Last year, a Neolithic stone shaped like a hand held axe, dating to between 2000 BC – 1500 BC, was found near Mayiladuthurai in Tamil Nadu. The interesting thing about this find, besides the age was that the axe had Indus Valley signs on it which was read by Iravatham Mahadevan as Murukan.
Epigraphists attached to the department, Dr S Rajagopal and Dr N Marxia Gandhi, after confirming the suspicions referred it to Mr Iravadham Mahadevan, a researcher on Indus scripts, who concurred with the view that it was a Neolithic find with Harappan symbol etchings. The find got the department excited as it was the first Neolithic tool discovery below the Godavari region (south of Daimadbad, now Maharashtra) and it corroborated with a 1970s concurrence among International Indus Valley researchers that Indus Valley finds pointed to a link with earlier Dravidian culture. Further references led to dating the tool to a period between late Neolithic and pre-Iron age between 2000 BC and 1000 BC. “The granite must have been etched with Iron. Iron age occurred in the Deccan region first,” says Dr Gandhi.[Archaeologists brace for debate on Tamil past]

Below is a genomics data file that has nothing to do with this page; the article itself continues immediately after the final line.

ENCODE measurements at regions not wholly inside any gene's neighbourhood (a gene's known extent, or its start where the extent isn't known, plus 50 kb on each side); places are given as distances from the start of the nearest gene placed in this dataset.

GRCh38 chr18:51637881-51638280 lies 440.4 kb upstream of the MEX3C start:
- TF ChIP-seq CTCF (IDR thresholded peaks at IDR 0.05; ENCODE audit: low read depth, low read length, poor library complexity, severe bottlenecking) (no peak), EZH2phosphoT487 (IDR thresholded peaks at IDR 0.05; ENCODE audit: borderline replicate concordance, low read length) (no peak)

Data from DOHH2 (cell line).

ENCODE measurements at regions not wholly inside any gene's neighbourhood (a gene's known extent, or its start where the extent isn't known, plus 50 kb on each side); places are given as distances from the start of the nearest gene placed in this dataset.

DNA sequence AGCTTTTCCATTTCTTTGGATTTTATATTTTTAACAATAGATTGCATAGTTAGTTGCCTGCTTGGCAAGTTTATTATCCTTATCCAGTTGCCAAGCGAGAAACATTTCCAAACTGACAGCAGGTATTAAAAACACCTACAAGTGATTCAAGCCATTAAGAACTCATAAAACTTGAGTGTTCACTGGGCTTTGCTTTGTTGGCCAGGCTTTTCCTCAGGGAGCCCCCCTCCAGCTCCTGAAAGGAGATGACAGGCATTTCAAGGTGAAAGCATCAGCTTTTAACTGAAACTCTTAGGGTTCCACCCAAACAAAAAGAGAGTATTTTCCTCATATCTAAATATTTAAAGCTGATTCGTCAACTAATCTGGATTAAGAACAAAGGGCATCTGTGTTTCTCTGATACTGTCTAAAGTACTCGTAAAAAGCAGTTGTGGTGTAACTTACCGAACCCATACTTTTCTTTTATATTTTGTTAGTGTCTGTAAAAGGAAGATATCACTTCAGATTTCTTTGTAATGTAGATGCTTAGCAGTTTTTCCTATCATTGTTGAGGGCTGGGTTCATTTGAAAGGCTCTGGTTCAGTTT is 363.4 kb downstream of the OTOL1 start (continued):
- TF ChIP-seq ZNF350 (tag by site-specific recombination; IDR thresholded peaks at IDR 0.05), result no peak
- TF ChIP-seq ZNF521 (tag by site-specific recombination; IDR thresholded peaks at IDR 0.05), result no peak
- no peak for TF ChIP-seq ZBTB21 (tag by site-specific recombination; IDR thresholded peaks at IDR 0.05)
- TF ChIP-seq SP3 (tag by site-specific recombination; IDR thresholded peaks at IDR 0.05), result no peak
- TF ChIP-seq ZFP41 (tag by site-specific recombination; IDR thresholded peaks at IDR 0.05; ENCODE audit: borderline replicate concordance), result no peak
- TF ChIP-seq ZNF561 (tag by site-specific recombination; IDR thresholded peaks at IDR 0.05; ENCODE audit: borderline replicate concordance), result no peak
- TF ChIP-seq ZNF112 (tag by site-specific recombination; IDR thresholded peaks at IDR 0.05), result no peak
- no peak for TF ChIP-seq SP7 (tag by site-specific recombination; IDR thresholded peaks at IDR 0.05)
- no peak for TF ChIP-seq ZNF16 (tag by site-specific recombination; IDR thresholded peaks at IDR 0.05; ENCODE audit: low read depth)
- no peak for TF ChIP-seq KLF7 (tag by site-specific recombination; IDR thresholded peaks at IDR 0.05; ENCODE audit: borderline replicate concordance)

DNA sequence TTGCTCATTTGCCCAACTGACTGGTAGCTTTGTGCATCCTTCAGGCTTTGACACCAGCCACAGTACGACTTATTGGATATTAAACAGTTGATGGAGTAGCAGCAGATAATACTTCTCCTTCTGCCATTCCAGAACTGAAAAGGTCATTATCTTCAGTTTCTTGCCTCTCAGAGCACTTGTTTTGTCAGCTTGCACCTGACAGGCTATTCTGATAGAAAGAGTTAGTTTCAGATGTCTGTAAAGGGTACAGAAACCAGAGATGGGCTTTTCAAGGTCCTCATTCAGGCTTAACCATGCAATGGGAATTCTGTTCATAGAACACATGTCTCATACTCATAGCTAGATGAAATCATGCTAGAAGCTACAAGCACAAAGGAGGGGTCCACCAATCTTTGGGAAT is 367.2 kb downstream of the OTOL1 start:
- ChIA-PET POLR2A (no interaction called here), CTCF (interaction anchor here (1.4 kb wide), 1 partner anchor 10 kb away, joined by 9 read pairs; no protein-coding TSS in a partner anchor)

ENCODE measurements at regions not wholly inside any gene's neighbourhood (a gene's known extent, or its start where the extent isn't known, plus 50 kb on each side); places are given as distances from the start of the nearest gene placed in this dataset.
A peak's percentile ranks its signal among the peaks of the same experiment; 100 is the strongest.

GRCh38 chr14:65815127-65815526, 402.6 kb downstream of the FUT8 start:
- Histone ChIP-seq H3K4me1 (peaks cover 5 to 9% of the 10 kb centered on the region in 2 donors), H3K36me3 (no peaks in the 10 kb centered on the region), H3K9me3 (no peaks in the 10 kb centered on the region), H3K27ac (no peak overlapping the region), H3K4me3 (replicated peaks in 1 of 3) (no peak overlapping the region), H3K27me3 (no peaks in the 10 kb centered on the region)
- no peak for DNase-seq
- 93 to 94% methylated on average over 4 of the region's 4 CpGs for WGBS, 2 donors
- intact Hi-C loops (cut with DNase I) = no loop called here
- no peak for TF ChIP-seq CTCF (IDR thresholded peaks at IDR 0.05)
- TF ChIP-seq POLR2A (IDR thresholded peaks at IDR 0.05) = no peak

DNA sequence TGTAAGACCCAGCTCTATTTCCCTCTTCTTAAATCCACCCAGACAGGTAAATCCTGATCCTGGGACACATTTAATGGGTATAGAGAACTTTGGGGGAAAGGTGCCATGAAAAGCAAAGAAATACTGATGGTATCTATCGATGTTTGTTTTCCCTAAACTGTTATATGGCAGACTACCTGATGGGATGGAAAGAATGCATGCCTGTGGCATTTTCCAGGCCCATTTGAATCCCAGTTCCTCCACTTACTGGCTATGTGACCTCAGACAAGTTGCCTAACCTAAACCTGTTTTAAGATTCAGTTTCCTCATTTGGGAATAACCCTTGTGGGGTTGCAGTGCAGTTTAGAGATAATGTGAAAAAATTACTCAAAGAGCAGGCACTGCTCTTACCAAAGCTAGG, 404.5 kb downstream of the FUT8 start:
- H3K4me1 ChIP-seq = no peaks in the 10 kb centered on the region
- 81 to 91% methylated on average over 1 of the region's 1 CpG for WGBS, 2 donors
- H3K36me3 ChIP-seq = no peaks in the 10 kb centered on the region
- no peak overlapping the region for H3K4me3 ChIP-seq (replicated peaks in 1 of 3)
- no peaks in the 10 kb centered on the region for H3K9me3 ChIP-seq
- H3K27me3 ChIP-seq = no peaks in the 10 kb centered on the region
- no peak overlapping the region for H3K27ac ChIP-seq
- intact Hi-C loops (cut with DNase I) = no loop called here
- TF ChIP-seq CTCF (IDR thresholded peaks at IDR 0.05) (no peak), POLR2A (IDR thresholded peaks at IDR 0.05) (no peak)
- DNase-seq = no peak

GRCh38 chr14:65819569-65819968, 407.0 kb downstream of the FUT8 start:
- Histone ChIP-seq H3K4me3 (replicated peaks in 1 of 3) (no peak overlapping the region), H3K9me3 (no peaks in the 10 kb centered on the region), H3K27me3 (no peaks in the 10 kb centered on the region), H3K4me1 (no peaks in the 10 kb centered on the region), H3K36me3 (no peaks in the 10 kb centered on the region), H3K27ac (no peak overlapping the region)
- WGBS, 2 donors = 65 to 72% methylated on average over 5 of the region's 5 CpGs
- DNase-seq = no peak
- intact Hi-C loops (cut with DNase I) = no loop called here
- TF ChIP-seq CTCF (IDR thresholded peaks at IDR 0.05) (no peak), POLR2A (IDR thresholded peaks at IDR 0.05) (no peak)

Mr. Mahadevan also thinks that the Neolithic people of Tamil Nadu and the Harappans shared the same script and the same language. This word has been seen many times in artifacts found in Harappa. Does this mean that the Indus Valley folks had a link to the Dravidian culture or is there any other theory behind it?
These issues will be discussed in the first International Symposium on Indus Civilisation and Tamil language, to be held in Chennai on today and tomorrow.